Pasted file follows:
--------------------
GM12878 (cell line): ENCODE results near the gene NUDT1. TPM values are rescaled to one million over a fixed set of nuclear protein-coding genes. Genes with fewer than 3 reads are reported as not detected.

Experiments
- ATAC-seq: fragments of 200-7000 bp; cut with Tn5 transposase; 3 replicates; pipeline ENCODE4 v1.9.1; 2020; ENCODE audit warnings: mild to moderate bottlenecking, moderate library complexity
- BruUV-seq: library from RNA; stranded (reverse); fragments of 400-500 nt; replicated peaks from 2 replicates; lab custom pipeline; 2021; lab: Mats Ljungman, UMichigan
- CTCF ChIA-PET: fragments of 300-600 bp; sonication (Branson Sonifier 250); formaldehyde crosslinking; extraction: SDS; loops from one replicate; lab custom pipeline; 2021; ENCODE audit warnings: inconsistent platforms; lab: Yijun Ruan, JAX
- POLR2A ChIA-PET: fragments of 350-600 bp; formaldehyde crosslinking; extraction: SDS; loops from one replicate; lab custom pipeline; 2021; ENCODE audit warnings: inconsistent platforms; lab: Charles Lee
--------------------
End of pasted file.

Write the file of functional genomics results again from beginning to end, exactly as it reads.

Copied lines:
GM12878 (cell line): ENCODE results near the gene NUDT1. TPM values are rescaled to one million over a fixed set of nuclear protein-coding genes. Genes with fewer than 3 reads are reported as not detected.

Experiments
- ATAC-seq: fragments of 200-7000 bp; cut with Tn5 transposase; 3 replicates; pipeline ENCODE4 v1.9.1; 2020; ENCODE audit warnings: mild to moderate bottlenecking, moderate library complexity
- BruUV-seq: library from RNA; stranded (reverse); fragments of 400-500 nt; replicated peaks from 2 replicates; lab custom pipeline; 2021; lab: Mats Ljungman, UMichigan
- CTCF ChIA-PET: fragments of 300-600 bp; sonication (Branson Sonifier 250); formaldehyde crosslinking; extraction: SDS; loops from one replicate; lab custom pipeline; 2021; ENCODE audit warnings: inconsistent platforms; lab: Yijun Ruan, JAX
- POLR2A ChIA-PET: fragments of 350-600 bp; formaldehyde crosslinking; extraction: SDS; loops from one replicate; lab custom pipeline; 2021; ENCODE audit warnings: inconsistent platforms; lab: Charles Lee